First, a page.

Here's my last of three looks at the local cinemas that I frequented in the 1970s. Wimbledon was quite easy for me to get to, but the opposite direction from where I went to school. I'd only visit these cinemas when they showed very different programmes, or held over a film that I'd missed in Kingston.
The weird thing about Wimbledon back then was that the rival cinemas were almost directly opposite each other on Wimbledon's Broadway. Also, the old Odeon is quite a long way from where the current Odeon Wimbledon sits.
|Wimbledon's ABC (left) vs the Odeon (right), about 1970|
|The same view now, note the pub at right. (Google StreetView).|
I primarily remember the ABC Wimbledon as where I saw the 1976 King Kong over the Christmas holiday. An early event movie, this huge cinema was packed and the big screen an impressive showcase. The support feature was the short, unexpectedly bawdy animated account of the life of Kingdom Isambard Brunel, Great! directed by the late Bob Godfrey.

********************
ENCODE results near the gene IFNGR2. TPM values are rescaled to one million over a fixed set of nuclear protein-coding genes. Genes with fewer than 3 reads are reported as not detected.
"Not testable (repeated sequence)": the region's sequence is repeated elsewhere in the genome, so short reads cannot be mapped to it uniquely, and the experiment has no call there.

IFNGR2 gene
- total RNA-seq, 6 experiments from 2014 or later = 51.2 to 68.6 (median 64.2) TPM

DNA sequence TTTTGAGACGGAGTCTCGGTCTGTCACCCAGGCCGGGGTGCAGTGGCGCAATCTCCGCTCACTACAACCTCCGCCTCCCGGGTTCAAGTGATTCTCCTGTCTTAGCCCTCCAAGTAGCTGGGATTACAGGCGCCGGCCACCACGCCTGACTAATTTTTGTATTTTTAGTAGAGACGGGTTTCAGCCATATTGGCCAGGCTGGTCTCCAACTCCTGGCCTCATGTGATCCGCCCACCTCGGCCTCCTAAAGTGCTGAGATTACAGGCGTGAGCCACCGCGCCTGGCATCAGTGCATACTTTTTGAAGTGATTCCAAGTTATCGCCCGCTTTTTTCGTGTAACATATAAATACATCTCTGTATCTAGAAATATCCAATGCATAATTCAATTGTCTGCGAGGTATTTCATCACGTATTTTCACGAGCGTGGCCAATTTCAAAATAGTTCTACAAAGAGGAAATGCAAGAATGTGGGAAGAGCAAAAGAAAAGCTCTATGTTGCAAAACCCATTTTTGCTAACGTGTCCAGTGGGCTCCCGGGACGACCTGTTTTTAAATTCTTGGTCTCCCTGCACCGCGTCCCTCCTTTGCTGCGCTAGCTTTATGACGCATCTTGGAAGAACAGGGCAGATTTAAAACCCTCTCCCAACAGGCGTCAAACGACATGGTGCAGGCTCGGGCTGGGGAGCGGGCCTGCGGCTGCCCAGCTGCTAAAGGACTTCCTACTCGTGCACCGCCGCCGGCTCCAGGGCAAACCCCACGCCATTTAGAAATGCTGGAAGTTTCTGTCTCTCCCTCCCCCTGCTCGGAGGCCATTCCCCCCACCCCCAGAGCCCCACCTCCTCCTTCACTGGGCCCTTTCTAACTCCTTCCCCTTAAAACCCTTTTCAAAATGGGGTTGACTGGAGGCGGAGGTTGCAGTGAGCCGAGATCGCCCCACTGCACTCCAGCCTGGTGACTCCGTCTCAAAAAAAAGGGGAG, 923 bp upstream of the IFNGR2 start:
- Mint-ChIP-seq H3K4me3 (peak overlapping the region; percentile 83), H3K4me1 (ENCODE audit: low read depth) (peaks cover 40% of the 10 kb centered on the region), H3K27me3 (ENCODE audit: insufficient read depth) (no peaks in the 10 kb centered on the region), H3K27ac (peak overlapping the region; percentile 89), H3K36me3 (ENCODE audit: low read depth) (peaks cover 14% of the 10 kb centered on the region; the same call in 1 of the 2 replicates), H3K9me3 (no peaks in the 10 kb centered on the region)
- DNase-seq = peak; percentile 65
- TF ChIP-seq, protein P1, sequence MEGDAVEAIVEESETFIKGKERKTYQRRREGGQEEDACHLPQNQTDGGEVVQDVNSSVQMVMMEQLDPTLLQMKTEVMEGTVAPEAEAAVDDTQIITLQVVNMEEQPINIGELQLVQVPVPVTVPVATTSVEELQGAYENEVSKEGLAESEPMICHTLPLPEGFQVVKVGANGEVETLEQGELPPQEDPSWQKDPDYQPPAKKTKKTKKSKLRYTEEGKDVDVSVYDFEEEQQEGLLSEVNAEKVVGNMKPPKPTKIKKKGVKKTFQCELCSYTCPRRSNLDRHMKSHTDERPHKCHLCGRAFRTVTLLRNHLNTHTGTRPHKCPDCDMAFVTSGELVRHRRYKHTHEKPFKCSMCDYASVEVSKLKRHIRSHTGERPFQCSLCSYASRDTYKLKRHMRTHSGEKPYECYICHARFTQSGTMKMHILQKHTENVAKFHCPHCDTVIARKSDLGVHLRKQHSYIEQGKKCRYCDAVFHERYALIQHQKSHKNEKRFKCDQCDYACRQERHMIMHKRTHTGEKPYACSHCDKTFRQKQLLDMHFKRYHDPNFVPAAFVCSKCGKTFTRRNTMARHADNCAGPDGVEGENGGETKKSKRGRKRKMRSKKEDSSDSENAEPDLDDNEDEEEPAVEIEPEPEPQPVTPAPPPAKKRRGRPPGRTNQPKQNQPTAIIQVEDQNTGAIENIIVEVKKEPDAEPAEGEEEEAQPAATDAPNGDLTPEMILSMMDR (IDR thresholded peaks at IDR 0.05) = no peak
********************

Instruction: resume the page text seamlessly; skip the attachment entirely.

The ABC remained a single-screen cinema to the end. It shut in 1983 and was demolished in 1985. There are some sad photos of the demoliton on Dusashenka's Flickr site.
More about the ABC at Cinema Treasures.
|As a single-screen cinema in the 1960s|
This cinema, which was situated at 151 The Broadway, shut in 2002 when a new state of the art Odeon multiplex opened much closer to Wimbledon Station. It was then demolished and is now a green glass office block (picture at top). The pub next door is still a useful marker to where it once stood. The new Wimbledon Odeon is now my regular local cinema.
More information on the old Odeon Wimbledon here at Cinema Treasures, an American website dedicated to movie theatres around the world!
All the above photographs are courtesy of Dusashenka's huge Flickr site of old cinemas from all over Britain, and are used here with permission.
Here's more about my local cinemas of the 1970s... Ewell and Esher and Kingston-on-Thames, as well as a general then-and-now comparison of 1970s moviegoing.